A total of 3113 (22.6%) of the cohort of 13
740 patients were excluded from the analysis, with roughly one-third excluded because of missing data. This limitation likely reflects the large number of clinicians contributing data to the registry. Imputation of the CAPRA scores for those with only a single missing variable ameliorated the problem to some extent. The similar distribution of CAPRA scores among those with fully calculated and imputed scores was reassuring, as were results of the sensitivity analysis that excluded those patients with imputed scores. Furthermore, we had no reason to suspect that the missing data were not missing at random.
Patients in CaPSURE are treated by many clinicians in a variety of practice settings. Details of surgery, radiation therapy, and androgen deprivation therapy vary considerably with time and geographic location, and controlling adequately for this variability was not practical with the data available. However, we expect that this unmeasured variability would tend to artificially weaken rather than strengthen the accuracy of the instrument. Indeed, in previous studies (8
), the CAPRA score performed better in the academic series with fewer clinicians and more consistent treatment patterns than in CaPSURE and the Shared Equal Access Regional Cancer Hospital database (6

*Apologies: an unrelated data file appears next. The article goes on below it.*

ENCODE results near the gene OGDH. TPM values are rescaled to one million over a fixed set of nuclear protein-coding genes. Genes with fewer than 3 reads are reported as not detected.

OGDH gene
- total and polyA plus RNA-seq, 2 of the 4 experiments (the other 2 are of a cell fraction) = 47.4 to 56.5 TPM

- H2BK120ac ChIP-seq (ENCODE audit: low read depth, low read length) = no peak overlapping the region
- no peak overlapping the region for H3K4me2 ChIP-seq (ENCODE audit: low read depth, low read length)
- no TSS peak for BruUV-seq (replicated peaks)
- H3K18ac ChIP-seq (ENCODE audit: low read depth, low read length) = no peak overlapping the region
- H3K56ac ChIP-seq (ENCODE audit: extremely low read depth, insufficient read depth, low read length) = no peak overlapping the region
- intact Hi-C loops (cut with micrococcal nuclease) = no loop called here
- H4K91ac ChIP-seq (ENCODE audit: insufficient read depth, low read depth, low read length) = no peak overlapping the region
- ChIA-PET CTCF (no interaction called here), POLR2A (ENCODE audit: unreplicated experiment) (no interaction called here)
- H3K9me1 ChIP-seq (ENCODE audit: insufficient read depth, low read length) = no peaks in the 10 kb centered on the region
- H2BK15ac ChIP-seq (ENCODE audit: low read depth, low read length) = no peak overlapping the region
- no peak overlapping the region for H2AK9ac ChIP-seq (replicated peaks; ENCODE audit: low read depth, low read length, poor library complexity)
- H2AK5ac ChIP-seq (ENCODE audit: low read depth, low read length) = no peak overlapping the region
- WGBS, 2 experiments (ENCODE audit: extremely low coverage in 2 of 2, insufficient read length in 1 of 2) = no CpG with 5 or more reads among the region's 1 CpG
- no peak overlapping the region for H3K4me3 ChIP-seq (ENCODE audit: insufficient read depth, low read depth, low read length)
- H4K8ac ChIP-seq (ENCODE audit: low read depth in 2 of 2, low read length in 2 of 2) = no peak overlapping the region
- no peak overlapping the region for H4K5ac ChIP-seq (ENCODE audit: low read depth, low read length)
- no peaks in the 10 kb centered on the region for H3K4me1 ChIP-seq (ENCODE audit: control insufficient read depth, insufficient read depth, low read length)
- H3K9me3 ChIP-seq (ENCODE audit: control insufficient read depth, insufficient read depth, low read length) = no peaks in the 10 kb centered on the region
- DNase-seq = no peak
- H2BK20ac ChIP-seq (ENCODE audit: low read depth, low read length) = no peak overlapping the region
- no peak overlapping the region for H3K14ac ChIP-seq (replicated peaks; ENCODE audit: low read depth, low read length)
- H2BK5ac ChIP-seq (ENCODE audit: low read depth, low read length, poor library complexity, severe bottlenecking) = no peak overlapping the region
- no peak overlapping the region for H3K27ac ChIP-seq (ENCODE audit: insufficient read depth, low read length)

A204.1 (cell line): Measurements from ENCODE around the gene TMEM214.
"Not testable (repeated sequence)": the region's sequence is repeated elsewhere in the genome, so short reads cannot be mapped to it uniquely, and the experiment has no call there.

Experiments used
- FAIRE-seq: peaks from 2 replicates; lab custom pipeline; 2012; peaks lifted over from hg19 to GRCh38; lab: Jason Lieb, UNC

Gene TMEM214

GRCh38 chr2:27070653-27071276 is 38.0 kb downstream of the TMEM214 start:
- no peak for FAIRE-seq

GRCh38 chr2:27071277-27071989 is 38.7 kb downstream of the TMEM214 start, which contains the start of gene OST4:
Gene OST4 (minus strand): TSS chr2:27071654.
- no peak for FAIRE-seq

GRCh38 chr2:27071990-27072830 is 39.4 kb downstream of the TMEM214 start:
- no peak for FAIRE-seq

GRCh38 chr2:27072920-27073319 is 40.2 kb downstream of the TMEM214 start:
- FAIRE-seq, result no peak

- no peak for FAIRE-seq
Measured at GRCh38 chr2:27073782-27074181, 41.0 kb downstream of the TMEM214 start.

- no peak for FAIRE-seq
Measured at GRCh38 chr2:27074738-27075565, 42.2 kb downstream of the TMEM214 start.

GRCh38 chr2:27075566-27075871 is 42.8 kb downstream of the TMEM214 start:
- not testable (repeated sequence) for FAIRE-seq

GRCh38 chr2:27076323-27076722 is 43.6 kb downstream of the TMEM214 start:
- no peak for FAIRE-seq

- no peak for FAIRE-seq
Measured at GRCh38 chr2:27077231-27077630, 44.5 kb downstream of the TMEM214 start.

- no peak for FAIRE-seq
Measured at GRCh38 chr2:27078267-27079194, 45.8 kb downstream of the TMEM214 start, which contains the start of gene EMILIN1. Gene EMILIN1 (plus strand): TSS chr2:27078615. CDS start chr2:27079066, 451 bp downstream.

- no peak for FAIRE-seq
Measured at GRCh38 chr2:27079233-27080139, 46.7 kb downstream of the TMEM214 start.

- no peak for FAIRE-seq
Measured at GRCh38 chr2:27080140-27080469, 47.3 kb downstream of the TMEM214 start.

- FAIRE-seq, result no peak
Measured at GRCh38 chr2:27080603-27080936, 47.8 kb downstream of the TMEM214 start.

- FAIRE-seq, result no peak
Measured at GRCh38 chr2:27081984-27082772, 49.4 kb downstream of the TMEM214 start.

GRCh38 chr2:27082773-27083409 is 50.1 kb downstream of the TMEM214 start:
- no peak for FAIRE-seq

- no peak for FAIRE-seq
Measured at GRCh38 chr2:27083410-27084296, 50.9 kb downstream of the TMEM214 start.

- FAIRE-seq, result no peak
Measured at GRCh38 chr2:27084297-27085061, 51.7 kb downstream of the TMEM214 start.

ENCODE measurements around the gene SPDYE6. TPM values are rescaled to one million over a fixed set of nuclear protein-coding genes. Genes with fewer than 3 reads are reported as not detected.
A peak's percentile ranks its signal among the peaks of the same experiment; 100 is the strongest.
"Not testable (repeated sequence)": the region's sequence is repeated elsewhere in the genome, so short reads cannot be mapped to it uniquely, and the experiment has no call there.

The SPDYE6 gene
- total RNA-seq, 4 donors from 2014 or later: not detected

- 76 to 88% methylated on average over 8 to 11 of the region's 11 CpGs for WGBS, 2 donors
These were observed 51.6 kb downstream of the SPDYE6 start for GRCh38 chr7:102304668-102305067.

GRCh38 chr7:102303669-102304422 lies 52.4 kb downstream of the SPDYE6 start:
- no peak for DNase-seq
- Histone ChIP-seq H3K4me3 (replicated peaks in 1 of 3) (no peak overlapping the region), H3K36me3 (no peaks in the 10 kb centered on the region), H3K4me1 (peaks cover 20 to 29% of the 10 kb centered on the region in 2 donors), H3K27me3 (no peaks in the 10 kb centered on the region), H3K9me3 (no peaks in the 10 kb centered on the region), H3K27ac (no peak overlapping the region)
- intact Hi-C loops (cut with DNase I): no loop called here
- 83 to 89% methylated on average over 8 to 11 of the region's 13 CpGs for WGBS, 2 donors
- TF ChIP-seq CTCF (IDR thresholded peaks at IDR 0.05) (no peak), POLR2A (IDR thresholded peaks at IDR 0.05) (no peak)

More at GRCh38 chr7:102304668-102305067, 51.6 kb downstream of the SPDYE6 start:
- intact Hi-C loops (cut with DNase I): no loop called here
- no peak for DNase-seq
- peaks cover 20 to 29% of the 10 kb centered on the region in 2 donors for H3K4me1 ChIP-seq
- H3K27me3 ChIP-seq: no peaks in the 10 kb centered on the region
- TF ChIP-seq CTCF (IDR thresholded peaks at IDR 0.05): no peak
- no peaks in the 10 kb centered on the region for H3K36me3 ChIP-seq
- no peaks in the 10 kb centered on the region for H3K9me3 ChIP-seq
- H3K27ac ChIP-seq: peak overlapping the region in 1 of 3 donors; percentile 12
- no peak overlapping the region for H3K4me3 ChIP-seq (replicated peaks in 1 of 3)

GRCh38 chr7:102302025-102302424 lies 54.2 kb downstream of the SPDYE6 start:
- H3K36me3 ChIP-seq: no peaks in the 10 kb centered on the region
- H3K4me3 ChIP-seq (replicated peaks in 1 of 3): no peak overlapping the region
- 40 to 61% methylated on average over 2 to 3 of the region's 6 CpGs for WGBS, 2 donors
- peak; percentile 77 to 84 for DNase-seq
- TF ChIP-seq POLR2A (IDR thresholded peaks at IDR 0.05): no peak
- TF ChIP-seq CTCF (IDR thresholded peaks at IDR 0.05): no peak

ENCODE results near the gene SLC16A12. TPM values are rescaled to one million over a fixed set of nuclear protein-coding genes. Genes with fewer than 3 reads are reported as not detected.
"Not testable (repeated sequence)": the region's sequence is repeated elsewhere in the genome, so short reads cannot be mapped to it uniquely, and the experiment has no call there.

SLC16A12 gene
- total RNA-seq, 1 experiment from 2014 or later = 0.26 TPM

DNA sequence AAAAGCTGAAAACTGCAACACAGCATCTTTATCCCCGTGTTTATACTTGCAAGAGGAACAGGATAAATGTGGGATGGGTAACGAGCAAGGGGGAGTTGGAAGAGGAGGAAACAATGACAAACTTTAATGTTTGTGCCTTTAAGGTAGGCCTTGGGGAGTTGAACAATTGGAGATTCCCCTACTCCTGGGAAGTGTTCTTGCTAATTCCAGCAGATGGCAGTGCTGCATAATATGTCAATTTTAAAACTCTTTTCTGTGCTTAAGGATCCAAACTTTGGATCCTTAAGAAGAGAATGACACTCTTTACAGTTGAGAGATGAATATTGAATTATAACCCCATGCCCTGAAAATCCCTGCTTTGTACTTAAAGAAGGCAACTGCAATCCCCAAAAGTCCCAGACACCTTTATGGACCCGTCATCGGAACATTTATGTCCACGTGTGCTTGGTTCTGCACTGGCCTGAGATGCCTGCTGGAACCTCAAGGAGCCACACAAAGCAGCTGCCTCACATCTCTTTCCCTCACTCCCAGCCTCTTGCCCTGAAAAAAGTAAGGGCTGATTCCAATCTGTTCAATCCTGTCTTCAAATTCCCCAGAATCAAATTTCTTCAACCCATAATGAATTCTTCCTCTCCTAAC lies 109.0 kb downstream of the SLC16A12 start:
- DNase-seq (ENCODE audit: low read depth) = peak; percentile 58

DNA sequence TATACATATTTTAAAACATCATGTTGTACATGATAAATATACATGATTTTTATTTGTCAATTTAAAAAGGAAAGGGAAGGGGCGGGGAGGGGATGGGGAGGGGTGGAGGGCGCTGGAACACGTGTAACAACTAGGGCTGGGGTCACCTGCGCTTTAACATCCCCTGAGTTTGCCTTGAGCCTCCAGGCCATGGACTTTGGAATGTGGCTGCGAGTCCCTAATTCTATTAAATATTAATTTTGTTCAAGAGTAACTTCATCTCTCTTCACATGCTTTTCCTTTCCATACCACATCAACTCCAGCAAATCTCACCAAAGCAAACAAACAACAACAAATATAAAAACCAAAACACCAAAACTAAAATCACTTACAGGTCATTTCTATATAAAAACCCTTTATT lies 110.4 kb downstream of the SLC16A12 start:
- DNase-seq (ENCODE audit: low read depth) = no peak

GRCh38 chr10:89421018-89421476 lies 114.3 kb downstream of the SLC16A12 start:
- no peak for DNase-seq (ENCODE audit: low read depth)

), both of which include multiple sites and clinicians. Future validation studies of the CAPRA score that use data from these and other databases will be important as more patients in these registries reach distal endpoints. Finally, in this analysis, we analyzed patients across multiple treatment approaches because, to date, outcomes have not been proven to be different between these approaches (3
). The question of differential risk-adjusted mortality outcomes across primary treatments will be addressed in future CaPSURE studies.
The CAPRA score, which has been well validated in multiple contexts to predict pathological and biochemical endpoints (6
), is, to our knowledge, the first instrument that uses information available at time of diagnosis to predict accurately the development of metastases, cancer-specific mortality, and all-cause mortality, irrespective of primary treatment. These findings were obtained by use of data from a diverse multi-institutional registry but should still be validated in other cohorts. The impact of primary and secondary therapy will be investigated in further detail in CaPSURE as more patients reach these distal endpoints. Given its high degree of accuracy and ease of calculation, the CAPRA score may prove an increasingly valuable tool for risk stratification in both the clinical practice and the research setting.